Wednesday, 28 March 2012

Cultural Perpectives & Observations on Learners - Part 3: How are my students getting it right for themselves?

Akiko Seino owns her own school "Bright" in Matsumoto, and presented for Shinshu JALT on March 25th at Agata-no-Mori.

How are my students getting it right for themselves?

Akiko Seino is Matsumoto’s best kept cultural secret asset. She has lived in the same city and owned her own language school here(within a mile of mine) for 8 years. I have met her five times – three times in the last month. She is inspiringly passionate, disorganised, uncompetitive, and insightful. She is awesomely enthusiastic, daft, and focused. She is disarmingly honest, funny and honest.
Seino teaches 3-12 year olds and is a mum of two herself. She used to teach in Saitama/Tokyo “all listening & singing” – no reading or writing. She says she now finds it very hard to give her students “all they need”. Says she does not buy into ‘earlier the better’, but the love/power to learn (which also rewards her as a teacher – an important aside which less experienced teachers may not feel important).

Seino explained “Terakoya” style learning to be ‘temple school’ – and the concept of one step forward at a time. Kumon chain applies this principle in a singular style (so what does the teacher do?) whereas AS applies this to her (small) groups.

Seino asked participants if they taught mixed level classes –a lack of response basically indicated “an embarrassed yes”. Seino’s next question showed Longman had trained her well. “Do you treat every student the same?”

Seino explained that using English-only was far easier with younger learners, as older ones needed grammatical points explained in their mother tongue. Seino provided an explanation of how she multi-tasked as a teacher with mixed-level  & mixed-tasking students. Imagine a headless chicken? Students can and will perform together in song/dance.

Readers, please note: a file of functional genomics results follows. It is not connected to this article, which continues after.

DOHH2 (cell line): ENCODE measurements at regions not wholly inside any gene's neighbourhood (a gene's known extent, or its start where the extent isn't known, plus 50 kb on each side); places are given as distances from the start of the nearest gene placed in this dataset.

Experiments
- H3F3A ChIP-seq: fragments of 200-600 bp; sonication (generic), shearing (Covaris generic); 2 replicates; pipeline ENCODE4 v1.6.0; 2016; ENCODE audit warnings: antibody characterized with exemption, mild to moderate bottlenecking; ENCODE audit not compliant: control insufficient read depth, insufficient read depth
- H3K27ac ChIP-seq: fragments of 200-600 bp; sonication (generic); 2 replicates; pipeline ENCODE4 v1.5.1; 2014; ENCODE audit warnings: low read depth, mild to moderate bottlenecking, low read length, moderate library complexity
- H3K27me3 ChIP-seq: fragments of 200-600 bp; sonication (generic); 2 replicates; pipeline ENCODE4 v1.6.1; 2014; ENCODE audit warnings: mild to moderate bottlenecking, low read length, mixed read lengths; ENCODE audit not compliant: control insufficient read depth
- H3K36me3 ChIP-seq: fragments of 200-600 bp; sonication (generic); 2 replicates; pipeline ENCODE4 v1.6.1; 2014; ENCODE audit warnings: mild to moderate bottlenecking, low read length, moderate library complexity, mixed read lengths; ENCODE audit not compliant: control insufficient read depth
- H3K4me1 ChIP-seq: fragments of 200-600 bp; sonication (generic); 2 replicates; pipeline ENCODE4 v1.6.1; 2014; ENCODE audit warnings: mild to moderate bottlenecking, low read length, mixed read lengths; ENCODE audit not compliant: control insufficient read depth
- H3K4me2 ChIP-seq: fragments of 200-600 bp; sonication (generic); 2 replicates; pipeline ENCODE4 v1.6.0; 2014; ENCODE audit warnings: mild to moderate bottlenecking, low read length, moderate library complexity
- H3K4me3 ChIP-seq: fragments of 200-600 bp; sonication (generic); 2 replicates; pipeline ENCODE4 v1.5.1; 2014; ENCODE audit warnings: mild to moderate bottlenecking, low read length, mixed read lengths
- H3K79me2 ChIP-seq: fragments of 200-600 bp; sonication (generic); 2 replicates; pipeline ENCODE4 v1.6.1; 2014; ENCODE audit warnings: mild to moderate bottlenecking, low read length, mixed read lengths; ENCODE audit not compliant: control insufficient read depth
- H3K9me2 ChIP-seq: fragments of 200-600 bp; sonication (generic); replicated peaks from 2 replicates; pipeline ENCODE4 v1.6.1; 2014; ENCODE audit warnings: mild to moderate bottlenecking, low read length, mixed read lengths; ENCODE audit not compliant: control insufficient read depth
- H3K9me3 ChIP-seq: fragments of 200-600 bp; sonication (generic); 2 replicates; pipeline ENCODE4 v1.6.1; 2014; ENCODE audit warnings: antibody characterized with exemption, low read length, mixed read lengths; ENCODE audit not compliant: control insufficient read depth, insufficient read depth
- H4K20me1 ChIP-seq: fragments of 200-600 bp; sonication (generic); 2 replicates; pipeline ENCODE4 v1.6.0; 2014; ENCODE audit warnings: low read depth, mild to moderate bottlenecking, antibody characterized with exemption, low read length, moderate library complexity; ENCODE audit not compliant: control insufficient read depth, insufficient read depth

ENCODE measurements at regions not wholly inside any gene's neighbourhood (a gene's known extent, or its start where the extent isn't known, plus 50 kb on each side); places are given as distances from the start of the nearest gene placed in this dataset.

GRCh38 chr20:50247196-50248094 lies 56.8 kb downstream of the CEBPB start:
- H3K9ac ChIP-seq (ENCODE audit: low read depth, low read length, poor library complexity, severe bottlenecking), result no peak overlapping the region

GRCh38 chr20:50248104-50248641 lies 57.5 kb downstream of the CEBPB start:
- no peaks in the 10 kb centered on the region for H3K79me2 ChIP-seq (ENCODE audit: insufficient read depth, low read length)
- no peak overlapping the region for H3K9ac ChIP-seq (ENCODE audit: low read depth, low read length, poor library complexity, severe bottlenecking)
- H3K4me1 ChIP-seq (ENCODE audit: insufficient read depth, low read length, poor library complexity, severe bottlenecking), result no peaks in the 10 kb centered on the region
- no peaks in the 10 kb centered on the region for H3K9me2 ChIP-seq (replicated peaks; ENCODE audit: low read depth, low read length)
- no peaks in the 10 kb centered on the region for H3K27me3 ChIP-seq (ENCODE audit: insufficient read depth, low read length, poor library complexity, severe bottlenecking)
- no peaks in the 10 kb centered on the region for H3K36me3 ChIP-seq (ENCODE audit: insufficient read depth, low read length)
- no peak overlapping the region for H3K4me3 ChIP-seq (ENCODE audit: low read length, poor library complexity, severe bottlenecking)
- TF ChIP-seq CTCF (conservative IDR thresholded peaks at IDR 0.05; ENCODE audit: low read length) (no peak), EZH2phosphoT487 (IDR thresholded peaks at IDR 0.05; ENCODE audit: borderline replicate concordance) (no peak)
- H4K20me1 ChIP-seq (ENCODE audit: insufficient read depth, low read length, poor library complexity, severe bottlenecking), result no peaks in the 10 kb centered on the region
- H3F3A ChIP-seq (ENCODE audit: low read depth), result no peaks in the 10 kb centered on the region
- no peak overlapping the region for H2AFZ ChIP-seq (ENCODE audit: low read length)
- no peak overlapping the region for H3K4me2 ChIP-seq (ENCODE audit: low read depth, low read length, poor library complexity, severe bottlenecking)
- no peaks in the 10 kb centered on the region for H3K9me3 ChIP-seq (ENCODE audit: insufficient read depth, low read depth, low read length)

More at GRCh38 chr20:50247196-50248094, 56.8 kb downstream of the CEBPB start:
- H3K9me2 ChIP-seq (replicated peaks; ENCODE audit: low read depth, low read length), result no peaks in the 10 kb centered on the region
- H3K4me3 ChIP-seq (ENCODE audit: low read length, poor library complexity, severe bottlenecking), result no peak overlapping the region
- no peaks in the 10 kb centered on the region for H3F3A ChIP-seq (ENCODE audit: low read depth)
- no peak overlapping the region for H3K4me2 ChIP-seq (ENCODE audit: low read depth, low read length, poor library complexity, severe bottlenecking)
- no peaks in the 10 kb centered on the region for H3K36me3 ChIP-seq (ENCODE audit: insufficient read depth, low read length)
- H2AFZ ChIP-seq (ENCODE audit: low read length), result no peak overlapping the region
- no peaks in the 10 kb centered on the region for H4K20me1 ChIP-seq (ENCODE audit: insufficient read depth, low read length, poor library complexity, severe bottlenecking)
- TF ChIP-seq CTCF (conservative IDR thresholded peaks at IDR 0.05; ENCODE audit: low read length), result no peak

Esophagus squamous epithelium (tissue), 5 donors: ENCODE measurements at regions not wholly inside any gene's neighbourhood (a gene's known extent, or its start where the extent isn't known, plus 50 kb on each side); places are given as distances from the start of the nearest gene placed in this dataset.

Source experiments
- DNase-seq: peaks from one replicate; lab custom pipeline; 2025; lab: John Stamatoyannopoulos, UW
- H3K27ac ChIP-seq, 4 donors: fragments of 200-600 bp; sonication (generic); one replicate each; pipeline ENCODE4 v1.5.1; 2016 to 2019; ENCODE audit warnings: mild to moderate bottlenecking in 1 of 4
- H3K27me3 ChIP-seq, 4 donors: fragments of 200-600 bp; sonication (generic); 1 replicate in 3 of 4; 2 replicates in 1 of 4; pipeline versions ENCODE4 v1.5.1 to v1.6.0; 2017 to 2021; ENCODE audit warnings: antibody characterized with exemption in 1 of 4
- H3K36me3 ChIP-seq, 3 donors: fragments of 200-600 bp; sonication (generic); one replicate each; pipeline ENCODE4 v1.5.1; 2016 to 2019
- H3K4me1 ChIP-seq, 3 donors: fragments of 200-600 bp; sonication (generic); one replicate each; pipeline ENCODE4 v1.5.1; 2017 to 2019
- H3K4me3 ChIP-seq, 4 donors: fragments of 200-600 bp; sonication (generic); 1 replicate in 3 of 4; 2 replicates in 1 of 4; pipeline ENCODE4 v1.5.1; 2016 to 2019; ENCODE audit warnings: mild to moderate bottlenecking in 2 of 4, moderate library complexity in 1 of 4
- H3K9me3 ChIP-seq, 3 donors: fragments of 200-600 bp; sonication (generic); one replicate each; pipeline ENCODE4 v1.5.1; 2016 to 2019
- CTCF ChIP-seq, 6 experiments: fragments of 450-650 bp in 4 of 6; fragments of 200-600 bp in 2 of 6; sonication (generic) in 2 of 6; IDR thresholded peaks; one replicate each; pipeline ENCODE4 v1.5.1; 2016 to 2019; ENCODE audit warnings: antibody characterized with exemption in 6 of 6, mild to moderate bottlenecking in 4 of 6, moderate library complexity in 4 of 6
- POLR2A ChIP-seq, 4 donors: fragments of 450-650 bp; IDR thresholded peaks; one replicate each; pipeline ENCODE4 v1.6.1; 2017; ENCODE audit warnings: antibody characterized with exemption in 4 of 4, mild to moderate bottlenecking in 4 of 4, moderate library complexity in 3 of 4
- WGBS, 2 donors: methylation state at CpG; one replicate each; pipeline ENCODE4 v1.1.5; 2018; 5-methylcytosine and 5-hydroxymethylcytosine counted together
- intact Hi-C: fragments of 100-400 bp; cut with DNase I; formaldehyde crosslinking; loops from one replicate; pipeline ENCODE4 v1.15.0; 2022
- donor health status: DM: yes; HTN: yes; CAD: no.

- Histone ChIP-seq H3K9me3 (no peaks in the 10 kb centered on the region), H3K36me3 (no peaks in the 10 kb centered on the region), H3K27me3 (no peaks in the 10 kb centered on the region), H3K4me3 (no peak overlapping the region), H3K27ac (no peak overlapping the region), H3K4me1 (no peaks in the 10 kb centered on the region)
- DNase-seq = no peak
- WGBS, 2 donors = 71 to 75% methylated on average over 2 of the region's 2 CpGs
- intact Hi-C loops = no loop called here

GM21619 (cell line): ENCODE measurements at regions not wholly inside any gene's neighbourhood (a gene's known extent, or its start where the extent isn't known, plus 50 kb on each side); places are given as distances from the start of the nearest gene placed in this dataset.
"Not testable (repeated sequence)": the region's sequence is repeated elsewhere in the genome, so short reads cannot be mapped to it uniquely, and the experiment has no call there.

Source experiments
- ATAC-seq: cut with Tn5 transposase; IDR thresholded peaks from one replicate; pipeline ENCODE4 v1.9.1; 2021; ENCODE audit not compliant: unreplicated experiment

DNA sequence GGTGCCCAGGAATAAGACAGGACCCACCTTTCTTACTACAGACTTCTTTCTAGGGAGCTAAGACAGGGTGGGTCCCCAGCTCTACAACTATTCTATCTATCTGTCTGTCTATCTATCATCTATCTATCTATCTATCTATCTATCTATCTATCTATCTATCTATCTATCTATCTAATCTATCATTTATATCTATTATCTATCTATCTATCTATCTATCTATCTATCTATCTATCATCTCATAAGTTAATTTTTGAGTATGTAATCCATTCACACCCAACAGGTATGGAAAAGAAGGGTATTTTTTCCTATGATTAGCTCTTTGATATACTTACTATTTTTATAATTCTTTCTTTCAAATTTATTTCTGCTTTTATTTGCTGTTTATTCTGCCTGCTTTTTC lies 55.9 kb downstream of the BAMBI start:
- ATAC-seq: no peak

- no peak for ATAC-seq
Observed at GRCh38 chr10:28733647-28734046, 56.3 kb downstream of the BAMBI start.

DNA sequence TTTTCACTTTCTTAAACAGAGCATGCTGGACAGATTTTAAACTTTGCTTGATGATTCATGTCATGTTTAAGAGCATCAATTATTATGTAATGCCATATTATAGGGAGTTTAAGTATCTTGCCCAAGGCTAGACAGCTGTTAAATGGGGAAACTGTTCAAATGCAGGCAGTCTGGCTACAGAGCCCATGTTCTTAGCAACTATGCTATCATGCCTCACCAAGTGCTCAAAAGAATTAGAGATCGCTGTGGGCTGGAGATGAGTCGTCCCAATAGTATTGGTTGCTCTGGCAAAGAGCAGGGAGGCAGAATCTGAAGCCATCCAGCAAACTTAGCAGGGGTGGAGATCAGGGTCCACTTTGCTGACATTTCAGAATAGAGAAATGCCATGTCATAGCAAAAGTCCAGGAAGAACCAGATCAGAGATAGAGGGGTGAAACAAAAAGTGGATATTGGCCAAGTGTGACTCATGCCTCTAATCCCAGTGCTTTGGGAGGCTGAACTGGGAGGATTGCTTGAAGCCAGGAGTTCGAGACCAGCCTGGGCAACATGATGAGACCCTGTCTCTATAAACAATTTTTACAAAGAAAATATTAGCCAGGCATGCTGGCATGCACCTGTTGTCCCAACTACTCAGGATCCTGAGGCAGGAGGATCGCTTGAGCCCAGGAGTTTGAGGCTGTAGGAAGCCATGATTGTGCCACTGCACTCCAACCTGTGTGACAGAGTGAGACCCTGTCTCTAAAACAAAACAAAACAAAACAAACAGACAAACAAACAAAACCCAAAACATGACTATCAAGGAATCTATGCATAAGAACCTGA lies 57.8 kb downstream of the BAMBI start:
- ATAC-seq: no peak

Seino said she was learning with mums along the way. All good teachers will reflect and learn as they go, I think? You might consider this a lack of anticipation/planning? Some would agree, but Seino is amazingly honest with her mums (an advantage of L1 access to parents which I do not have) and spends an inordinate amount of personal time encouraging mums to be facilitators. I do not know any teachers who would want to demonstrate an end product at the end of every class – even if they had something! Me – I like to showcase students’ achievements of course ....but every lesson is essentially impossible (at least at Luna).

Seino asked participants to write down their top 7 tips/up the sleeve tools. Mentioned were:
Seino added her favourites as post-its, CD player, stickers book, mini white board, and correspondence books in which she maintains a dialogue with each learner & their parents – a very heavy demand on teacher time, and while this may well make a difference to learners’lives and involve parents, I am not sure this will help students become more autonomous. Educating the mums is an important thing to do of course, but micro-managing the dialogue (for me) would be an inordinately onerous task and especially immediately after the heat of class, not give me time to reflect & process what we did/need to do next time etc.

Seino highlighted the benefits of learning with friends, of learning to speak rather than to converse (oral reading), of showing and sharing, of giving students learning choices to make, personalizing learning & motivating themselves thus.

She pointed out that
  • less teacher-led “presentation” time in class
  • less students’ “practice” time in class
  • laborious checking & marking (she even delivers work back to students’homes!)
  • backlog of above causes stress
Seino asked for questions and suggestions.

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